A Change of Guard

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Sunday, 31 January 2010

Royal honour for croc doc who saved ‘extinct’ species


Home - A young Siamese crocodile
A young Siamese crocodile
A SCIENTIST from Cambridge has been given a royal honour by the government of Cambodia – for saving one of the world’s rarest crocodiles.

The Siamese crocodile was believed to be extinct in the wild, but several years ago Dr Jenny Daltry, from the Cambridge-based conservation charity Fauna & Flora International (FFI), discovered a tiny number were still alive in Cambodia.

She has since spearheaded a successful campaign to save them – and yesterday the Royal Cambodian Government recognised her efforts by awarding her the title Officer of the Order of Sahemetrei.

The award is given for “distinguished services to the king and nation”.

Dr Daltry, a senior conservation biologist at the charity, told the News: “I’m overwhelmed and grateful.

“For a conservationist to receive this rare honour does, I think, signify the importance that Cambodia places on its wildlife, forests, and protected areas.”

She has worked for FFI for 15 years and much of her time has been spent in Cambodia, where she has led several field expeditions, resulting in increased protection of forested areas in the Cardamom Mountains.

After discovering Siamese crocodiles surviving there in the year 2000, she set up a community-based programme to protect the endangered reptile.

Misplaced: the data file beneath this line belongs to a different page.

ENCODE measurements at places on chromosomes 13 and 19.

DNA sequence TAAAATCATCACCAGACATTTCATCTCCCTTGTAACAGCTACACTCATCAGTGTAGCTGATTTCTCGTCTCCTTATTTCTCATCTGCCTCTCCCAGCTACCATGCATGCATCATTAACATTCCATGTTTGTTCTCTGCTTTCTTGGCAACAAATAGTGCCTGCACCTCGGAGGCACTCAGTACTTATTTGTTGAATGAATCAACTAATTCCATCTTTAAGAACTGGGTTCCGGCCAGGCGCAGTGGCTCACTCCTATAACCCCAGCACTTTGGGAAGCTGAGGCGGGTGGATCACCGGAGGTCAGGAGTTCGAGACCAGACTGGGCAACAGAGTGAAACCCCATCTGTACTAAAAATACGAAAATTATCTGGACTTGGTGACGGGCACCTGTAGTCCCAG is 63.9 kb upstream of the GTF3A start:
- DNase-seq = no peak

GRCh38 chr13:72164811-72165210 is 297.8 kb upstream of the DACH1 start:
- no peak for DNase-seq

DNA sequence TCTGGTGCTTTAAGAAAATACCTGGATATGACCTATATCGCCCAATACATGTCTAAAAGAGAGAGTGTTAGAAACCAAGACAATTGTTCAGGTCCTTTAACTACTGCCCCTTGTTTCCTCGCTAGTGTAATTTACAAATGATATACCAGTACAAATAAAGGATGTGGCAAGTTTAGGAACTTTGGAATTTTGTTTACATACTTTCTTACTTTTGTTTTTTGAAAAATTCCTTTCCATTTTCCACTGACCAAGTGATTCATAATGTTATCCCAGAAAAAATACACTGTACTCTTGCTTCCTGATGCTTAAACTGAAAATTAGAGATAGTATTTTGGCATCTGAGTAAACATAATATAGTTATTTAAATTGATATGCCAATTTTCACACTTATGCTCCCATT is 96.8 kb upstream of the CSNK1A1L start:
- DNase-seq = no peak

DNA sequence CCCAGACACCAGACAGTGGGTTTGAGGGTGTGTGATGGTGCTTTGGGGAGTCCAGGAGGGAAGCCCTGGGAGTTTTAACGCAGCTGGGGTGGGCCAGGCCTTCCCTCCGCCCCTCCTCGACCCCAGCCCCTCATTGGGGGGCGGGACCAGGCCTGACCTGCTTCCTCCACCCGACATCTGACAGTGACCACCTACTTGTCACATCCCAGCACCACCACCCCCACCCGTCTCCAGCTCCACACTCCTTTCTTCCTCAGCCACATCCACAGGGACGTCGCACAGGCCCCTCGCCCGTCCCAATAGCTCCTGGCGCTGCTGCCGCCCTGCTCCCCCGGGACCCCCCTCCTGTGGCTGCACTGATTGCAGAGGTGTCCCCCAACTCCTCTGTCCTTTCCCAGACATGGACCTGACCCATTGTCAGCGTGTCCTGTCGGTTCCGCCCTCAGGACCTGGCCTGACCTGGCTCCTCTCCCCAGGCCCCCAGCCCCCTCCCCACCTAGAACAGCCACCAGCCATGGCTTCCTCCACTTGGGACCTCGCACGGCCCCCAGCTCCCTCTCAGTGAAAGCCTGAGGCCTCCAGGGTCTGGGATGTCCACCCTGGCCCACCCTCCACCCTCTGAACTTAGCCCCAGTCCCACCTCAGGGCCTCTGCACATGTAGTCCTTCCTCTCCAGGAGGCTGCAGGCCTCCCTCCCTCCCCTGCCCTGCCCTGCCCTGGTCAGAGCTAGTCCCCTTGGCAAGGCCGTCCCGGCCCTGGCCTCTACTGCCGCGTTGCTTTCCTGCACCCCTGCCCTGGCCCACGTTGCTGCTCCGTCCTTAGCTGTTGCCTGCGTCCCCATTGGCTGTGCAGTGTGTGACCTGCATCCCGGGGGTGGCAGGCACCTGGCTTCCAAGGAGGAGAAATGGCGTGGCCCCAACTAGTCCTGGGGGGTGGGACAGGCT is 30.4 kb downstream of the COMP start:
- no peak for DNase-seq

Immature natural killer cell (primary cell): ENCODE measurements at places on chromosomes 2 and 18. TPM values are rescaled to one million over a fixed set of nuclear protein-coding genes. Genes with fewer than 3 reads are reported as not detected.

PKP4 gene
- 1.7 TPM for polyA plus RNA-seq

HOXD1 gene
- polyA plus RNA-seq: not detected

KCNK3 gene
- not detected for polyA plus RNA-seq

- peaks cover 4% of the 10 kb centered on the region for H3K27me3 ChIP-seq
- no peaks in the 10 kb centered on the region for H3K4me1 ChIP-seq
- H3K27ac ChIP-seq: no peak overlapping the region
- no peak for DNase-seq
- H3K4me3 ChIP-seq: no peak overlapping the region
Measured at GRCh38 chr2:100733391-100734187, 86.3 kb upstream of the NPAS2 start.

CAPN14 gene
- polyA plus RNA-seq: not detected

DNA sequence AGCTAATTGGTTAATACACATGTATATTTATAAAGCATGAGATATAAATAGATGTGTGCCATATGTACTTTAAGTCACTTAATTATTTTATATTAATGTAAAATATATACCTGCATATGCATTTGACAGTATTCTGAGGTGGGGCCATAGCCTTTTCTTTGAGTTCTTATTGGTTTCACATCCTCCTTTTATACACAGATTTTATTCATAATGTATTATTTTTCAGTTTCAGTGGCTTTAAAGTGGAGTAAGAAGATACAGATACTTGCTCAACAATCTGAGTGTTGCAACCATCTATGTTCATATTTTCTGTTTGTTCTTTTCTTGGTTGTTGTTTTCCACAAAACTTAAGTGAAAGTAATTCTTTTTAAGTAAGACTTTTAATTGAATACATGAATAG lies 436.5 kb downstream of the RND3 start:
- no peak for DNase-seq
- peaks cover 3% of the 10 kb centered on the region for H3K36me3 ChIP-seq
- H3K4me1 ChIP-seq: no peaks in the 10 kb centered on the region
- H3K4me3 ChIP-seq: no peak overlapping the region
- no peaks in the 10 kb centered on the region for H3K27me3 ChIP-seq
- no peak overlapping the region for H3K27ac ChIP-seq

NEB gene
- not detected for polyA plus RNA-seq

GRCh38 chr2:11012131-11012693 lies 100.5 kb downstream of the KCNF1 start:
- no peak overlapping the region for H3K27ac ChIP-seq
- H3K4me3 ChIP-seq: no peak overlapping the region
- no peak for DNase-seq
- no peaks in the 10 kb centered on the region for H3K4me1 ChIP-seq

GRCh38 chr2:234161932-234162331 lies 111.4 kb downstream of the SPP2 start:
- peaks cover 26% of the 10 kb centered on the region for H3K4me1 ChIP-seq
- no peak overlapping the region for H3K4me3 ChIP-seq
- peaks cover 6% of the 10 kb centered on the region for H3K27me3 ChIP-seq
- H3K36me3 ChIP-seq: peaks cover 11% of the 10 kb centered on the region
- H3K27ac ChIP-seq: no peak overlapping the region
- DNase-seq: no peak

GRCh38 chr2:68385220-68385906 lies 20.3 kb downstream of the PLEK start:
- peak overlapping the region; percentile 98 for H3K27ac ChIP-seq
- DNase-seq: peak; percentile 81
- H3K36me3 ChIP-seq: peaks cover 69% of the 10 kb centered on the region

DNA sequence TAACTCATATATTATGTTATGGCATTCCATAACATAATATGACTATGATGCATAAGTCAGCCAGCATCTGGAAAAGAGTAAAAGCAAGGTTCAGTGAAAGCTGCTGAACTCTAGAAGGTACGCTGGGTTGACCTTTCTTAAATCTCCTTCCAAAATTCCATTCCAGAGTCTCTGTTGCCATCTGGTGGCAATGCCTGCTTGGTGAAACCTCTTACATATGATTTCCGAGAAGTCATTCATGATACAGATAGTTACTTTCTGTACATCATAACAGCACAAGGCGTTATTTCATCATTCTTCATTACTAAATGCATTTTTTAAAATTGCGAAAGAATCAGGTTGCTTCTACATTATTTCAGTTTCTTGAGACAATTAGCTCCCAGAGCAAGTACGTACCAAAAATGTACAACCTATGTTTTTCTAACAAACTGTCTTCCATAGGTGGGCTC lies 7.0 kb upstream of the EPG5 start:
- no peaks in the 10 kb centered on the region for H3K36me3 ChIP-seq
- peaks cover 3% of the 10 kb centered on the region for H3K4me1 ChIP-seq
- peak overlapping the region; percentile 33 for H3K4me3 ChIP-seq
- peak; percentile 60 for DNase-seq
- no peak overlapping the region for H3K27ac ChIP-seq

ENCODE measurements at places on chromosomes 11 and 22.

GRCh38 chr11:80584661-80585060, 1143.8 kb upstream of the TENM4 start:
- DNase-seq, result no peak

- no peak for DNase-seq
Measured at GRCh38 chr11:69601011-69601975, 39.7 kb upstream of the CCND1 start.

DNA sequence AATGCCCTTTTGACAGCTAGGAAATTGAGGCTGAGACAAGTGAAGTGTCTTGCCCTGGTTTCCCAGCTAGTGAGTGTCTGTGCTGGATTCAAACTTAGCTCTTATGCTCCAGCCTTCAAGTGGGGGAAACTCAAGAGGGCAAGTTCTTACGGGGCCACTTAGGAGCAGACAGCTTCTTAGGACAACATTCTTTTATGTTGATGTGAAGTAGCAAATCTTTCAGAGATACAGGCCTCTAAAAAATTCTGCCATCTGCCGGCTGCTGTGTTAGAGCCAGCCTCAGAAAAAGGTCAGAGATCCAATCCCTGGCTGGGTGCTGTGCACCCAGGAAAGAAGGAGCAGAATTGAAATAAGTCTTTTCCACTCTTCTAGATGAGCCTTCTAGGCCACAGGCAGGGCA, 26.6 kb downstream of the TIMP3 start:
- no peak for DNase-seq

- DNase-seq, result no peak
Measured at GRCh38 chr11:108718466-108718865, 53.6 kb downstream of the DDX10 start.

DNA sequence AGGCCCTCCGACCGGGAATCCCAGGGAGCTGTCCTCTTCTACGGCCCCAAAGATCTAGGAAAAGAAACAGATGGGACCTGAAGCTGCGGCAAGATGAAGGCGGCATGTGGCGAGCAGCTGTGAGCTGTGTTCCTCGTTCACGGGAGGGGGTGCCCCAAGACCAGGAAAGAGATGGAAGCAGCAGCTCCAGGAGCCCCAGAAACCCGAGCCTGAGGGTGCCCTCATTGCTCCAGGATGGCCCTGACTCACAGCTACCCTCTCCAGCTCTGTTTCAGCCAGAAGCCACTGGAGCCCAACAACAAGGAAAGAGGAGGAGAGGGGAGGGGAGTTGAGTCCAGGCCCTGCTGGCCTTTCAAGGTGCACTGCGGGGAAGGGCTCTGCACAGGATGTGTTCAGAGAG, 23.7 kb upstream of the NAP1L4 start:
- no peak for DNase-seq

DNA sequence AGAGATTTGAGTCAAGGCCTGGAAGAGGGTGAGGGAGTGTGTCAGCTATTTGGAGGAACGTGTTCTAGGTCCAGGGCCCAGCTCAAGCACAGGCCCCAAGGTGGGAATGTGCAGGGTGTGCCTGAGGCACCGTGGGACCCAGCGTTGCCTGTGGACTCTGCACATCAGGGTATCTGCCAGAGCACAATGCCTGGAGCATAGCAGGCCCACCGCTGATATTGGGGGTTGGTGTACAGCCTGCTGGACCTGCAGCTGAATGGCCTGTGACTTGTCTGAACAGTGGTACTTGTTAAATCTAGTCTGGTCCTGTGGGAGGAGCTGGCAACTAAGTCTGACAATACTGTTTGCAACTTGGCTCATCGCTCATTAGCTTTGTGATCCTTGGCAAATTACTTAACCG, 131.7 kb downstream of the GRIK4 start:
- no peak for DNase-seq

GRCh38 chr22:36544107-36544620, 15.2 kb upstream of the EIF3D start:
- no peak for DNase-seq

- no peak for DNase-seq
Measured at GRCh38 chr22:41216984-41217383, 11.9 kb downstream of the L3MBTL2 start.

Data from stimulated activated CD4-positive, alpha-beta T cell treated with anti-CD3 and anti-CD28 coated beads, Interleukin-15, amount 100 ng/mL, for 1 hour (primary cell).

She has also led a ground-breaking initiative to establish a new generation of Cambodian scientists.

An FFI spokeswoman said: “Because the Pol Pot regime largely wiped out the educated classes, the country lacks enough qualified practitioners to manage its wildlife and help it to develop sustainably. Under FFI Cambodia’s University Capacity Building Programme, Dr Daltry created the first permanent Masters of Science programme at the Royal University of Phnom Penh. Nearly 150 Cambodians have enrolled on the course so far.”

The honour was presented to the Cambridge scientist at a ceremony attended by senior government officials, international dignitaries and the British ambassador to Cambodia.

Dr Daltry said: “The achievement I feel most proud of is helping talented Cambodians to become leaders in biodiversity conservation. I also thank my colleagues and co-workers for their tireless commitment and support for more than a decade.”

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